# Real Estate Update: Still right after all these years

In the comments, someone asked my opinion about real estate. As I have been predicting since I started the blog (for example, a post from 2015 in which I predicted Bay Area home prices would go higher, and gave a list of reasons, which they have, and that was even after they had surged in 2011-2014 ),I predict home prices will keep rising, especially the Bay Area on an inflation-adjusted basis, owing to scarcity, foreign inflows, demand from newly-minded Silicon Valley tech millionaires, and as a consequences of the pandemic. Interest rates will remain low, as will mortgage rates.

James Altucher, who is a critic of real estate, cites a stat that home prices only gain .4% per year.

He writes:

A) Cash Gone. You have to write a big fat check for a downpayment. “But its an investment,” you might say to me. Historically this isn’t true. Housing returned 0.4% per year from from 1890 to 2004. And that’s just housing prices. It forgets all the other stuff I’m going to mention below. Suffice to say, when you write that check, you’re never going to see that money again. Because even when you sell the house later you’re just going to take that money and put it into another downpayment. So if you buy a $400,000 home, just say goodbye to$100,000 that you worked hard for. You can put a little sign on the front lawn: “$100,000 R.I.P.” This is false. (He’s wrong for a bunch of other reasons too.) In the areas I recommend, it’s closer to 5-7%/year going as far back the early 90s. I have also tracked other areas and found returns to be higher than 1%. Second, the$100k is not gone, but is invested in the home; if you were to resell the home for $400,000, you would get it back after repaying the bank. For example, above is a home from the 94705 zip code, which a decade ago was valued at$1.5 million and is now \$4 million. Even after factoring in the 2005-2008 crash, that sure beats .4% a year. Similar returns are found for other Bay Area zip codes.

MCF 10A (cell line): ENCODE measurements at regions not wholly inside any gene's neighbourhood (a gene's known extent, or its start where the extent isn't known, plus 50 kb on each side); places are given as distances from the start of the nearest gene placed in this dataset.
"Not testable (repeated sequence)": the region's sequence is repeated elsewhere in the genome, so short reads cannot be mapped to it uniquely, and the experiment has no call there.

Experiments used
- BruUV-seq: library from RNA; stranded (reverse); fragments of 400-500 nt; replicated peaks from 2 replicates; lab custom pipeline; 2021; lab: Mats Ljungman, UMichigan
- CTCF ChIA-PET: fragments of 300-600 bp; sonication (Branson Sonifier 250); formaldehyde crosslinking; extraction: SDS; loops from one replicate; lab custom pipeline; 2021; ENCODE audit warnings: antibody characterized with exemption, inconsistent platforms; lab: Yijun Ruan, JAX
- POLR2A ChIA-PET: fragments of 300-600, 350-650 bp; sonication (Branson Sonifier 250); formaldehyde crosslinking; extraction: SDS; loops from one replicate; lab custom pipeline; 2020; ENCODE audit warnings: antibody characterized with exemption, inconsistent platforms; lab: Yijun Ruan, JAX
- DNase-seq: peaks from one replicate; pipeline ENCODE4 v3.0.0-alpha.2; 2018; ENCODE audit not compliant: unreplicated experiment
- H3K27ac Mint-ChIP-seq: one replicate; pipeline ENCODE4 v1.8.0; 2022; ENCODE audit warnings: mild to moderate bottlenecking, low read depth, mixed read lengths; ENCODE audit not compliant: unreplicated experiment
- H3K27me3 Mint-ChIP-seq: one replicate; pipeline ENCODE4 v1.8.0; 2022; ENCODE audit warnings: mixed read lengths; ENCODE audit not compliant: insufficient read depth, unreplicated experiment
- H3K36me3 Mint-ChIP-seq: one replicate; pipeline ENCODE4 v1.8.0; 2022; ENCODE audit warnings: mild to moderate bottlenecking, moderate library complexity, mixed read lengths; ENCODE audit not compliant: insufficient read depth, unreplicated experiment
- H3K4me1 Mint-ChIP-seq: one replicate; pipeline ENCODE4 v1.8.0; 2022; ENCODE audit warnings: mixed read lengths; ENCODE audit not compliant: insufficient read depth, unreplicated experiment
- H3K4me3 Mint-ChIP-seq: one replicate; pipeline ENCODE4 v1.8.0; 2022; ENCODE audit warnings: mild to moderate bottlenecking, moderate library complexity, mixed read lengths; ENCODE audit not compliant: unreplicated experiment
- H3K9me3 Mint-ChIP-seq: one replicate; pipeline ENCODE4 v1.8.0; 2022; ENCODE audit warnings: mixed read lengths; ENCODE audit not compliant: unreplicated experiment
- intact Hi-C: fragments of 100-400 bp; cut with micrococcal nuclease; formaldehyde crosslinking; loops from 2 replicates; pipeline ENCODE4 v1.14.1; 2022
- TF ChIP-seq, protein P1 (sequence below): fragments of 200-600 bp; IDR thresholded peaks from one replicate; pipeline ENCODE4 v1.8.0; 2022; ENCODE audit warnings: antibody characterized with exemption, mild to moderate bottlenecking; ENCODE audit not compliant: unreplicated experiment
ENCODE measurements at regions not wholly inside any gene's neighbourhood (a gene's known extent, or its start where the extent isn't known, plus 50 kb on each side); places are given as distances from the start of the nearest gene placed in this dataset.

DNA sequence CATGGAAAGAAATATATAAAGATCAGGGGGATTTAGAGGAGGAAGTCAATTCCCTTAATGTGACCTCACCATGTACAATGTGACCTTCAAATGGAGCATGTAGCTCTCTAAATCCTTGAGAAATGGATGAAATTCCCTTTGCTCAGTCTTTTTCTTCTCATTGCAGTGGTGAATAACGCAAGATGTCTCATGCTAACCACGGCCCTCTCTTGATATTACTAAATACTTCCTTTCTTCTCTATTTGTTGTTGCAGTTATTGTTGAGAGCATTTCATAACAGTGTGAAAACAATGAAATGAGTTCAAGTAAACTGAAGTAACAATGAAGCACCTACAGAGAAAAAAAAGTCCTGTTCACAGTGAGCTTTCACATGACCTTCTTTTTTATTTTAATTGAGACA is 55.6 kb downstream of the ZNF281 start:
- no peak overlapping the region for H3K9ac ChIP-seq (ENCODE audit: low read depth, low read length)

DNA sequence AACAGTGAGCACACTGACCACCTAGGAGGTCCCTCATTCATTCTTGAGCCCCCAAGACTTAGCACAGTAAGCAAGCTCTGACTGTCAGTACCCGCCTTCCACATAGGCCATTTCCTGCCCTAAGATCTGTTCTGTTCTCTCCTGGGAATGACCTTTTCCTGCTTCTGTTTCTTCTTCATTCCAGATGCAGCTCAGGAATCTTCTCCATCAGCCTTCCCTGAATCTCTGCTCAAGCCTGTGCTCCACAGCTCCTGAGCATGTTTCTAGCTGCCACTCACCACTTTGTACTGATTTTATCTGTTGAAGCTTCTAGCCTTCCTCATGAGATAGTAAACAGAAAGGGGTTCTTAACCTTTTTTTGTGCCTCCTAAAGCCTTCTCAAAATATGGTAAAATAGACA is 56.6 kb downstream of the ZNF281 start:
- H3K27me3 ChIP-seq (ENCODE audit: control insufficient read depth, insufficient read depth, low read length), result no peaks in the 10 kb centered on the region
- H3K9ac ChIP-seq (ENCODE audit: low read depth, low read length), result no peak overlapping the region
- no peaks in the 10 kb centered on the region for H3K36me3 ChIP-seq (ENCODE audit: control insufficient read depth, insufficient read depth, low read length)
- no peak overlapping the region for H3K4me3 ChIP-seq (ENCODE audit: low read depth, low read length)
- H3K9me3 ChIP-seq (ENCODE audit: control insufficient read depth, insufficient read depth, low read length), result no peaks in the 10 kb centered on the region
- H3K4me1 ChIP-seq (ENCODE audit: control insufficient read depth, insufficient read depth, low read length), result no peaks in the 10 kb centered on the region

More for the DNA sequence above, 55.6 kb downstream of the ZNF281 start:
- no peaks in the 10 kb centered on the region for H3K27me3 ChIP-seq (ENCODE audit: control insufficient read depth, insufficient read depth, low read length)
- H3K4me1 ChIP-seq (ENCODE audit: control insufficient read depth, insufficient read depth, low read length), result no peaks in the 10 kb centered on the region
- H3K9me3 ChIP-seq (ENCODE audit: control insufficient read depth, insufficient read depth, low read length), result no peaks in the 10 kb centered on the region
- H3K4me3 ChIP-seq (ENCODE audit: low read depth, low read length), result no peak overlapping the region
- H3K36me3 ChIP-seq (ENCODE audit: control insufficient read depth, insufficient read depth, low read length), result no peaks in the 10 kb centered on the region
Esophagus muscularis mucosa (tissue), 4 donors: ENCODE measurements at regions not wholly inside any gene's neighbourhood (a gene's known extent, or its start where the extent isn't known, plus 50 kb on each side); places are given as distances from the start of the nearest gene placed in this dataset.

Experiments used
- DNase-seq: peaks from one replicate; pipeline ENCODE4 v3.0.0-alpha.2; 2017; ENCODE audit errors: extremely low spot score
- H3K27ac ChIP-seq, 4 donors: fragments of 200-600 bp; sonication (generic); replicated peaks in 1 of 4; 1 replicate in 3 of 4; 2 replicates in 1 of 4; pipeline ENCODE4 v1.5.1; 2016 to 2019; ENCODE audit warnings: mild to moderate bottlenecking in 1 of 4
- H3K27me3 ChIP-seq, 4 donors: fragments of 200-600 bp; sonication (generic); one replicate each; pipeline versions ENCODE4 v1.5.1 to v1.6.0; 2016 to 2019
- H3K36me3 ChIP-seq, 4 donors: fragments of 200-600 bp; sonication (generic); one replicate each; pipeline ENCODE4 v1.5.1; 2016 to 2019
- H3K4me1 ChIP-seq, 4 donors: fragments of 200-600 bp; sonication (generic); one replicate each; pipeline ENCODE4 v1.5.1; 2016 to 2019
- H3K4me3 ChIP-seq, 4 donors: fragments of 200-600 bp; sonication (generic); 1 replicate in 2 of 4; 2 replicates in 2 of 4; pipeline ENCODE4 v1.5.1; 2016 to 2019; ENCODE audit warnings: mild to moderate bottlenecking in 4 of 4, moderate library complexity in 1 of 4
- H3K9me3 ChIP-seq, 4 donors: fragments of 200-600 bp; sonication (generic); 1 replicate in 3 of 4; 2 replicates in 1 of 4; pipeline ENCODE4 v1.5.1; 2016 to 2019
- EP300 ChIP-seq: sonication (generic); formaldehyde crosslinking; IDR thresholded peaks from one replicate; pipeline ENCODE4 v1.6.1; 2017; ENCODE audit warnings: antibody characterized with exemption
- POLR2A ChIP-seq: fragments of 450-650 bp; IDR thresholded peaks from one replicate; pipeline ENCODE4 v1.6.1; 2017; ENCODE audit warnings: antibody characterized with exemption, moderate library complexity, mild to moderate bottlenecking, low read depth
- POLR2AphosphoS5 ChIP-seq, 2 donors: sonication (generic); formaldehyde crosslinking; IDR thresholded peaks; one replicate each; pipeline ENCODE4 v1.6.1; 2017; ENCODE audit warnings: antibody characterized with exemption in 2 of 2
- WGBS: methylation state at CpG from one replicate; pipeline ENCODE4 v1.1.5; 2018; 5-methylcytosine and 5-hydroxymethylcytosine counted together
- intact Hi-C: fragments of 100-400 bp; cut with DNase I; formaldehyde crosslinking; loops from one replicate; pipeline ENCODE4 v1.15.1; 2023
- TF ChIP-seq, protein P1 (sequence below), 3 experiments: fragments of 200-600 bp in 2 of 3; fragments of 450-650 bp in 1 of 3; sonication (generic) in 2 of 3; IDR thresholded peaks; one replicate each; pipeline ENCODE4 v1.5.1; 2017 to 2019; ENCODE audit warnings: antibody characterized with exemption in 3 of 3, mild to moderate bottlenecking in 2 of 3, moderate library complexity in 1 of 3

So where does he get this .4%/year figure? Inflation was much higher in the 60s, 70s, and 80s (7-15%,versus 1-4% today), which depressed real returns even if nominal returns were good.

Some pundits are predicting a return to the double-digit inflation of 70s and early 80s, but I don’t foresee annual inflation rising above 3-4%. Why inflation is so low is a mystery, and there is no consensuses by economists about why. The CPI is controversial because many argue that it understates the actual inflation rate. Technology can be thought of as deflationary, yet tuition and healthcare costs have exceeded the CPI. But this can be misleading because the quoted price is not often what people actually pay. There is much more haggling and negotiating when it comes to tuition or healthcare, than the cable bill, the phone bill or the grocery bill.

People who heeded the doom and gloom media would have sold in 2010-2015 and missed out on the big gains to follow. They would have sold during Covid and missed on the 2020-2021 gains.

Is real estate like buying REIT ETFs? No. REIT ETFs (such as IYR) are often discussed as a cheaper substitute for real estate investing, analogous to fractional home ownership, but REIT returns tend to be worse and more volatile than owning the actual property, and with real estate investing you get to choose the homes and areas you want. REIT ETFs lost 60% or more of their value from 2005-2010 but Bay Area homes only fell 40% and recovered much faster. Bay Area homes also gained value during Covid whereas the REIT ETFs fell.

## 1 comment

1. Nate says:

The velocity of money is the primary factor when determining inflation. Right now, it’s lower than it was during the Great Depression. The pockets of inflation we are seeing now are due mostly to supply chain disruption and government interference in certain industries and the low wage labor market.